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Financial Analysts 25% Optimistic?

| | Posted in: Fundamental Valuation, Investing Expertise

How accurate are consensus firm earnings forecasts worldwide at a 12-month horizon? In his May 2016 paper entitled “An Empirical Study of Financial Analysts Earnings Forecast Accuracy”, Andrew Stotz measures accuracy of consensus 12-month earnings forecasts by financial analysts for the companies they cover around the world. He defines consensus as the average for analysts coverings a specific stock. He prepares data by starting with all stocks listed in all equity markets and sequentially discarding:

  1. Stocks with market capitalizations less than $50 million (U.S. dollars) as of December 2014 or the last day traded before delisting during the sample period.
  2. Stocks with no analyst coverage.
  3. Stocks without at least one target price and recommendation.
  4. The 2.1% of stocks with extremely small earnings, which may results in extremely large percentage errors.
  5. All observations of errors outside ±500% as outliers.
  6. Stocks without at least three analysts, one target price and one recommendation.

He focuses on scaled forecast error (SFE), 12-month consensus forecasted earnings minus actual earnings, divided by absolute value of actual earnings, as the key accuracy metric. Using monthly analyst earnings forecasts and subsequent actual earnings for all listed firms around the world during January 2003 through December 2014, he finds that:

  • The data screening process results in a sample of 7,434 firms across 70 countries, with 66.9% (33.1%) in developed (emerging) markets.
    • The top three countries are the U.S., China and Japan, with 1,978, 698 and 597 firms, respectively, comprising 44% of sampled firms.
    • The top three industries are Industrial, Consumer Discretionary and Financial, comprising about half of sampled firms.
  • For the full sample, consensus 12-month earnings forecasts are on average 25.3% too high as measured by SFE.
    • Accuracy varies considerably by year, ranging from an average 7.4% too high during 2004 to 53.1% too high during 2008 (see the chart below).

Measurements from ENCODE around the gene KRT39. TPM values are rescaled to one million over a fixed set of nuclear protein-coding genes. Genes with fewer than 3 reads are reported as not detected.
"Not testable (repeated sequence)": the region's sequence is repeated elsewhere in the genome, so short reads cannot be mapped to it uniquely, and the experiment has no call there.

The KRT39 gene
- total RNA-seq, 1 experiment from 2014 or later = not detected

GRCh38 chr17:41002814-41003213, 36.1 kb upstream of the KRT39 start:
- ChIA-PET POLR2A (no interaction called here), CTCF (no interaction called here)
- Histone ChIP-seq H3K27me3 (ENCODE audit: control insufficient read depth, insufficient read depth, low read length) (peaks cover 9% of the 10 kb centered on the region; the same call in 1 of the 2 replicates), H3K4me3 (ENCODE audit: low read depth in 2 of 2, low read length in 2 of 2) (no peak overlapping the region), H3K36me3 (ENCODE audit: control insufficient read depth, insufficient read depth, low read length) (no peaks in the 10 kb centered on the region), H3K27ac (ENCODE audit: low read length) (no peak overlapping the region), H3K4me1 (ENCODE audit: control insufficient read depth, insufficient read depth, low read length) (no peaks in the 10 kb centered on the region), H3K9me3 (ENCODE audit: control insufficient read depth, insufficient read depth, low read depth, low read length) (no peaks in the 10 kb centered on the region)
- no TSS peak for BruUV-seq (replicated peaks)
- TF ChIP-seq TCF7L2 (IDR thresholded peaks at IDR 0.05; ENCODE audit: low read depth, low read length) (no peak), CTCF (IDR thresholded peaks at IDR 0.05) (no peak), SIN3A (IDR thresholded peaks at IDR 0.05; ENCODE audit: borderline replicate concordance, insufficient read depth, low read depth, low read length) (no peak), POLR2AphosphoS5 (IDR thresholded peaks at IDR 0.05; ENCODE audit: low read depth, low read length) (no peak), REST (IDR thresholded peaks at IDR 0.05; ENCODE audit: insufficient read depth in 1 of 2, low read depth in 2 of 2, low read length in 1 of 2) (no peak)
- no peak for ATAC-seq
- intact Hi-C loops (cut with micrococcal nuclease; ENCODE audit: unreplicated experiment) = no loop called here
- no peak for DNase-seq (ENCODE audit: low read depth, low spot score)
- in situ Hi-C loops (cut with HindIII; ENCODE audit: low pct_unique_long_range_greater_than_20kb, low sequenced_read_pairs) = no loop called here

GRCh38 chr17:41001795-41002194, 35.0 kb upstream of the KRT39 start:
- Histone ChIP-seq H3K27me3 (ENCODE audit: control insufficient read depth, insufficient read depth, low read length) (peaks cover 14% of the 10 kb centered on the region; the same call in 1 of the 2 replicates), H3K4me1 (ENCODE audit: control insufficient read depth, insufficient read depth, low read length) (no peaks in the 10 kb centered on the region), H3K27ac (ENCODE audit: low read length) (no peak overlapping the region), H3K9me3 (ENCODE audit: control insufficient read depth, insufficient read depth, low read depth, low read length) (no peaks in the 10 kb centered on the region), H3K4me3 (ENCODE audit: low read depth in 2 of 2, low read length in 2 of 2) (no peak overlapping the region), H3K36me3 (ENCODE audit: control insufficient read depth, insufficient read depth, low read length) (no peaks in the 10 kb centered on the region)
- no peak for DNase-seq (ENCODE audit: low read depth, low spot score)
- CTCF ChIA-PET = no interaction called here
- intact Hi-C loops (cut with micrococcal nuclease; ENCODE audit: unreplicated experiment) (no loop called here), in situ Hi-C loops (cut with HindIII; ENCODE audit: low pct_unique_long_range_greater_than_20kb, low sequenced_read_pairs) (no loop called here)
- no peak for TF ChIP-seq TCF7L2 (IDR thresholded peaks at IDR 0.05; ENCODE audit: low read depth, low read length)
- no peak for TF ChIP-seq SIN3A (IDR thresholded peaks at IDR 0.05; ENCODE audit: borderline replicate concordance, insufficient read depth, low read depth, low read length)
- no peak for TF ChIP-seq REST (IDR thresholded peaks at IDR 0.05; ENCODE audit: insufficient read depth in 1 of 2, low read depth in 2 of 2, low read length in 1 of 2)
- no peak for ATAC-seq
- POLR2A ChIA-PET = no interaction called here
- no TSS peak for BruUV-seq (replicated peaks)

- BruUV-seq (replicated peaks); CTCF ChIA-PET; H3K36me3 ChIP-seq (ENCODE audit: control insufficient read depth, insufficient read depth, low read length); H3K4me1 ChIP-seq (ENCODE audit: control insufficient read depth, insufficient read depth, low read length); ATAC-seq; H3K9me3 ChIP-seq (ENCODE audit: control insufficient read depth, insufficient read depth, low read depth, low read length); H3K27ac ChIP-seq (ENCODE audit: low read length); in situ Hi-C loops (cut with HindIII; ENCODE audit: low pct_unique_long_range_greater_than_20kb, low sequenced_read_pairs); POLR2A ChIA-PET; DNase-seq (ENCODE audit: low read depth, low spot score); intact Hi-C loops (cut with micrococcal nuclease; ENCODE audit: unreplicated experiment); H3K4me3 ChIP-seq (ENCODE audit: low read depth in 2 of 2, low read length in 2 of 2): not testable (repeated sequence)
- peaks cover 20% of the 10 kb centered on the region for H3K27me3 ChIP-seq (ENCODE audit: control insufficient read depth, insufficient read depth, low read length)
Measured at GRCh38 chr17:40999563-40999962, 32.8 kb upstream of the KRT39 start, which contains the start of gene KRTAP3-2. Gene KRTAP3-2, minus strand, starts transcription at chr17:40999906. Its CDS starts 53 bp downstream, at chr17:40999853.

• The distribution of accuracies is positively skewed, with median SFE only 3.3%.
    • Average and median SFEs in developed (emerging) markets are 22.3% and 1.8% (35.0% and 9.8%).
    • Average and median SFEs in the U.S. (developed markets excluding the U.S.) are 16.6% and 0.0% (25.6% and 3.2%).
    • Average SFEs for cyclical sectors such as Materials and Energy are at least double those of non-cyclical sectors such as Health Care, Telecommunications and Utilities.
  • Nearly all forecast error comes from stocks with declining actual earnings.
  • Average SFE for a stock tends to decline as the number of analysts covering the stock increases up to 30 analysts, above which accuracy tends to worsen.

The following chart, taken from the paper, tracks consensus 12-month earnings forecast error (average SFE) by year during the sample period. The light gray flat line indicates the full sample average SFE of 25.3%. It appears that forecasts may be least accurate during economic recession (when actual earnings of many stocks fall) and most accurate during early economic expansion.

In summary, evidence indicates that relatively infrequent grossly optimistic earnings forecasts for firms with declining actual earnings drives a large average consensus 12-month earnings forecast error.

Cautions regarding findings include:

  • The high skewness of the distribution of forecast errors may confound exploitability of findings. Median forecasts appear to be reasonably accurate, especially for U.S. stocks. There are relative few stocks with highly optimistic forecasts.
  • The unusual global equity bear market of 2008 contributes substantially to average forecast error for the full sample. This economic effect may confound exploitation of the finding that nearly all forecast error comes from stocks with declining actual earnings. In other words, finding stocks with highly optimistic earnings forecasts may be similar to predicting bear markets.

For another perspective, see “FactSet S&P 500 Earnings Growth Estimate Evolutions”.


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